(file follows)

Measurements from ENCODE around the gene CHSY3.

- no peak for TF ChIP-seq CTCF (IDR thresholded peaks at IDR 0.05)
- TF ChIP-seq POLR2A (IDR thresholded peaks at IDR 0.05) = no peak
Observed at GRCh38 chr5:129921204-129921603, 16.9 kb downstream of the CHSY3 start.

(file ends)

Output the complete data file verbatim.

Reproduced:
Measurements from ENCODE around the gene CHSY3.

- no peak for TF ChIP-seq CTCF (IDR thresholded peaks at IDR 0.05)
- TF ChIP-seq POLR2A (IDR thresholded peaks at IDR 0.05) = no peak
Observed at GRCh38 chr5:129921204-129921603, 16.9 kb downstream of the CHSY3 start.